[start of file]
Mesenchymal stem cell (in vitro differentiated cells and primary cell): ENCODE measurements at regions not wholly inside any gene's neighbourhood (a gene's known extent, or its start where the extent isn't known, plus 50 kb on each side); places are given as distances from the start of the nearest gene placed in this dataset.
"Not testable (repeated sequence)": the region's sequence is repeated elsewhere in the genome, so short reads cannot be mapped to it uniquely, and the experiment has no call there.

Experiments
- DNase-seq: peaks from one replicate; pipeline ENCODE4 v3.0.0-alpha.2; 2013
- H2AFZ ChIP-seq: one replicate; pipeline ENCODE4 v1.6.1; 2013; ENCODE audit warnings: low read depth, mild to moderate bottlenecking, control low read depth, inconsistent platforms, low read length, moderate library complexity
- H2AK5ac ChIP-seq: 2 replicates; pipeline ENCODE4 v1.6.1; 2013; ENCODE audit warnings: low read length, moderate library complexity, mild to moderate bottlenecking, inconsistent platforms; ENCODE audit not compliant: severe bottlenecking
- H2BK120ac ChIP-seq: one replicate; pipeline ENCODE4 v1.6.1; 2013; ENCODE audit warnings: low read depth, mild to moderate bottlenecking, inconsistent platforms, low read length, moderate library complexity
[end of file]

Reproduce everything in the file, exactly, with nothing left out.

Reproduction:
Mesenchymal stem cell (in vitro differentiated cells and primary cell): ENCODE measurements at regions not wholly inside any gene's neighbourhood (a gene's known extent, or its start where the extent isn't known, plus 50 kb on each side); places are given as distances from the start of the nearest gene placed in this dataset.
"Not testable (repeated sequence)": the region's sequence is repeated elsewhere in the genome, so short reads cannot be mapped to it uniquely, and the experiment has no call there.

Experiments
- DNase-seq: peaks from one replicate; pipeline ENCODE4 v3.0.0-alpha.2; 2013
- H2AFZ ChIP-seq: one replicate; pipeline ENCODE4 v1.6.1; 2013; ENCODE audit warnings: low read depth, mild to moderate bottlenecking, control low read depth, inconsistent platforms, low read length, moderate library complexity
- H2AK5ac ChIP-seq: 2 replicates; pipeline ENCODE4 v1.6.1; 2013; ENCODE audit warnings: low read length, moderate library complexity, mild to moderate bottlenecking, inconsistent platforms; ENCODE audit not compliant: severe bottlenecking
- H2BK120ac ChIP-seq: one replicate; pipeline ENCODE4 v1.6.1; 2013; ENCODE audit warnings: low read depth, mild to moderate bottlenecking, inconsistent platforms, low read length, moderate library complexity